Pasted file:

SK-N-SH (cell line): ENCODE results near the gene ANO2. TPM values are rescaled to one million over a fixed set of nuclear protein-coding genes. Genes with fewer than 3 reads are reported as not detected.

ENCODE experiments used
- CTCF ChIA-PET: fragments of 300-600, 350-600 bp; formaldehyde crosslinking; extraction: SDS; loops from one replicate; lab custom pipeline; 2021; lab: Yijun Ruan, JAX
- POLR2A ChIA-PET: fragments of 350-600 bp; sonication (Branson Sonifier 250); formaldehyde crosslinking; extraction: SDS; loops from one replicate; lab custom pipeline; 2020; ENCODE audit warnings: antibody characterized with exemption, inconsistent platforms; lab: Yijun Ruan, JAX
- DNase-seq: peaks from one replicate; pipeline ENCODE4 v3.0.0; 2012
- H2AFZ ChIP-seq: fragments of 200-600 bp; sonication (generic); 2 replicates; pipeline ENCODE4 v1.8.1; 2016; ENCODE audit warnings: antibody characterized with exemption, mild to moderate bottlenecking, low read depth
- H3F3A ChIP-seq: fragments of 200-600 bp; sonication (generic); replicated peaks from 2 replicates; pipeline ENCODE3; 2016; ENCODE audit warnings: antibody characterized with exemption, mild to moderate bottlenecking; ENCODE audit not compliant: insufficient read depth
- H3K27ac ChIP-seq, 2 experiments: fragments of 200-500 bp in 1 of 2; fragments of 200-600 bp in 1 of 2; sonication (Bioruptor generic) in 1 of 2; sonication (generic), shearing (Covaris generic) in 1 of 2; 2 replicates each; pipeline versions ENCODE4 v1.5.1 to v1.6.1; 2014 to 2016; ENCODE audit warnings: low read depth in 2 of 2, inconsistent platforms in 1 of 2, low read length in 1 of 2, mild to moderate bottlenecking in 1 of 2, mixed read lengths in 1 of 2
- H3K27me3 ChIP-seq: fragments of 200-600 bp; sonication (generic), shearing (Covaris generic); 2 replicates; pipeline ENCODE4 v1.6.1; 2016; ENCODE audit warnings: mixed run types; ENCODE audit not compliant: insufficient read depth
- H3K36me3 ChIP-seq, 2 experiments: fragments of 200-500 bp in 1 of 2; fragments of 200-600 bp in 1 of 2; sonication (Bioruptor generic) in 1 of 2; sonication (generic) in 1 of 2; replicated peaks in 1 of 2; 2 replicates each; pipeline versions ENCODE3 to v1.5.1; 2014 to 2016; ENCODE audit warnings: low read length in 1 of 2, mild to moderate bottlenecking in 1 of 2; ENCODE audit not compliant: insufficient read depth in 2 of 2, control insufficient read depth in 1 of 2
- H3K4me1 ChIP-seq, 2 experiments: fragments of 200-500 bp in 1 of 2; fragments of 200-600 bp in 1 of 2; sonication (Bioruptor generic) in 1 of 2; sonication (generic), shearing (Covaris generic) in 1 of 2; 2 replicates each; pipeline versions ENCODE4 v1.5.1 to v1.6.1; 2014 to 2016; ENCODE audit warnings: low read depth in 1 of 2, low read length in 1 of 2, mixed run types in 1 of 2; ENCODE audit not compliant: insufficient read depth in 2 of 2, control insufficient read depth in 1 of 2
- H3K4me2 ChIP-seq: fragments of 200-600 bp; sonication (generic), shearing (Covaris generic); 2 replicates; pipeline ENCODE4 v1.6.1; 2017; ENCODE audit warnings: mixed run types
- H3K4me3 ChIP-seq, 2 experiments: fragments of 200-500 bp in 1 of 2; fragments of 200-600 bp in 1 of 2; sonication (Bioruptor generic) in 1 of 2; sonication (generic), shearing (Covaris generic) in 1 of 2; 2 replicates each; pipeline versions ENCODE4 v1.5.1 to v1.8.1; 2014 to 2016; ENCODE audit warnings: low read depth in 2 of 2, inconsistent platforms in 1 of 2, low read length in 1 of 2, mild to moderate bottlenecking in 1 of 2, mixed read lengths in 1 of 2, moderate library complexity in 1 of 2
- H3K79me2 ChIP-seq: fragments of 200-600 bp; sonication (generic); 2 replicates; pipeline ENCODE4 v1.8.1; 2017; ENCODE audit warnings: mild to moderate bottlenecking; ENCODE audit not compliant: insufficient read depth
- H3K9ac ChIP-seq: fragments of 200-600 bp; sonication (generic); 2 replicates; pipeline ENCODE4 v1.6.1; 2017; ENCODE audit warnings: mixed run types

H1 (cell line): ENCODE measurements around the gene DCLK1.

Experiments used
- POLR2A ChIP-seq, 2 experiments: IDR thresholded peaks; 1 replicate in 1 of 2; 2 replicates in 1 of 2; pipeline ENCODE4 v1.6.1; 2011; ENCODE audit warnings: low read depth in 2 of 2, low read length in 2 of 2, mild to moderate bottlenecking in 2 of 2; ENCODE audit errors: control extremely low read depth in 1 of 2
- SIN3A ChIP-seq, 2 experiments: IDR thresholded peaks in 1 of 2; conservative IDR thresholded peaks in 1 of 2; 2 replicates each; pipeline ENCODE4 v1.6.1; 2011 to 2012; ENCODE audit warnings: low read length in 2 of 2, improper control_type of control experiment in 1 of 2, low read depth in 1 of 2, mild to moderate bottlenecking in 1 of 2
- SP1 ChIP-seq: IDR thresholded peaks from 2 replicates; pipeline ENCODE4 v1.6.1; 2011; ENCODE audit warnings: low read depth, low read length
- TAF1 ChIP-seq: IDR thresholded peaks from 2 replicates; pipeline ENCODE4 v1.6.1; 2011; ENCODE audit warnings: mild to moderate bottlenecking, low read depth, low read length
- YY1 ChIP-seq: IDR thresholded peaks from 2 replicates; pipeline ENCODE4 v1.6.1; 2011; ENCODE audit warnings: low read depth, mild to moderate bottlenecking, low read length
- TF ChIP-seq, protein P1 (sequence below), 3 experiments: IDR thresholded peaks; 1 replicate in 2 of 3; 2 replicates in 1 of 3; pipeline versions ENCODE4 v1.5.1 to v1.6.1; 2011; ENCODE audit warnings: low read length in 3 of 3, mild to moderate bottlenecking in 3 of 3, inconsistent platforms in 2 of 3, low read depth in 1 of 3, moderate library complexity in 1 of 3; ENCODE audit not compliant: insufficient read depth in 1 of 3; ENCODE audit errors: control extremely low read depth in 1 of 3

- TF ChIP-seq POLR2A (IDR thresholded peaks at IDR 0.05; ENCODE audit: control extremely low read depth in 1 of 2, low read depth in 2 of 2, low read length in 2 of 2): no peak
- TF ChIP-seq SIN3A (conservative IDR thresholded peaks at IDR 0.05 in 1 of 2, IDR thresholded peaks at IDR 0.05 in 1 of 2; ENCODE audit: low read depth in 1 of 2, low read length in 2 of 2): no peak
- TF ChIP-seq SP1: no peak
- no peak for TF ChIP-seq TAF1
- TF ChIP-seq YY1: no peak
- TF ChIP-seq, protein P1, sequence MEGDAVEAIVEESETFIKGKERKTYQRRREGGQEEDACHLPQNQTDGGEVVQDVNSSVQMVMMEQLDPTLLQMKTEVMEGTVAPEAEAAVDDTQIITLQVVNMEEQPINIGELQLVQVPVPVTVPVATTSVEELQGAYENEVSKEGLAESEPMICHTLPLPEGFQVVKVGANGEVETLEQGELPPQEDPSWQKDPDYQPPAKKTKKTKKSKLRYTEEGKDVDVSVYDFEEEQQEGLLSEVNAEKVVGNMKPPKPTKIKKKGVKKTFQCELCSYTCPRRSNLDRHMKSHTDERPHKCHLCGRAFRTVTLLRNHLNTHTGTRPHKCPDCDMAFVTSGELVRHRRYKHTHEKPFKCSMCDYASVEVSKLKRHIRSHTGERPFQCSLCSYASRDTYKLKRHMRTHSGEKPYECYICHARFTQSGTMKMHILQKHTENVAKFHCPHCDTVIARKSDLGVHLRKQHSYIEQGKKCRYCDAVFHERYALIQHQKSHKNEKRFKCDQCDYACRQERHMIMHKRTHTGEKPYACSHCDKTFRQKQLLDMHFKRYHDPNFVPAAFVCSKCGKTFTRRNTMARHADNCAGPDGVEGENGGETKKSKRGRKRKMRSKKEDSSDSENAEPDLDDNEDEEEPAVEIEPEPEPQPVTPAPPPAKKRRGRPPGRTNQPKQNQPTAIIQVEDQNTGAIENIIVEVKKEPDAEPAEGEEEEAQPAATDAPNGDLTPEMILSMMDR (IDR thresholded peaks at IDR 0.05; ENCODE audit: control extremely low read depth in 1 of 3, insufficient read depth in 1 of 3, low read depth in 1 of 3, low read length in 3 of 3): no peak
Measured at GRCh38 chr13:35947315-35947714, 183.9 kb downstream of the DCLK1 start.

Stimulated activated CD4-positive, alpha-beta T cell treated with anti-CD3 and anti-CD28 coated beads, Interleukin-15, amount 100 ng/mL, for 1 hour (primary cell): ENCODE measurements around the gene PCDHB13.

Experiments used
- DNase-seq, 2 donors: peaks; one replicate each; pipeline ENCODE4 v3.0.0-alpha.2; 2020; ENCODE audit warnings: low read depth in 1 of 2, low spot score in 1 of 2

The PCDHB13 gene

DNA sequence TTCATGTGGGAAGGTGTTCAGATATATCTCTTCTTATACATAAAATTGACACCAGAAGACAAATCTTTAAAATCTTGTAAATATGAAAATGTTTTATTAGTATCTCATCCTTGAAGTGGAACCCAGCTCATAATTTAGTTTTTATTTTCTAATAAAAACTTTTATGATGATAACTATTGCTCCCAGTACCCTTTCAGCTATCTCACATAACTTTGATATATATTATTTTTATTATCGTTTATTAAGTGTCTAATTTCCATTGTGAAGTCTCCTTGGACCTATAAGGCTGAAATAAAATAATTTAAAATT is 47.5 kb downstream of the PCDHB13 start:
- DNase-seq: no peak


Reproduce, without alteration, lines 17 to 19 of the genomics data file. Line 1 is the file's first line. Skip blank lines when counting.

Experiments used
- POLR2A ChIP-seq, 2 experiments: IDR thresholded peaks; 1 replicate in 1 of 2; 2 replicates in 1 of 2; pipeline ENCODE4 v1.6.1; 2011; ENCODE audit warnings: low read depth in 2 of 2, low read length in 2 of 2, mild to moderate bottlenecking in 2 of 2; ENCODE audit errors: control extremely low read depth in 1 of 2
- SIN3A ChIP-seq, 2 experiments: IDR thresholded peaks in 1 of 2; conservative IDR thresholded peaks in 1 of 2; 2 replicates each; pipeline ENCODE4 v1.6.1; 2011 to 2012; ENCODE audit warnings: low read length in 2 of 2, improper control_type of control experiment in 1 of 2, low read depth in 1 of 2, mild to moderate bottlenecking in 1 of 2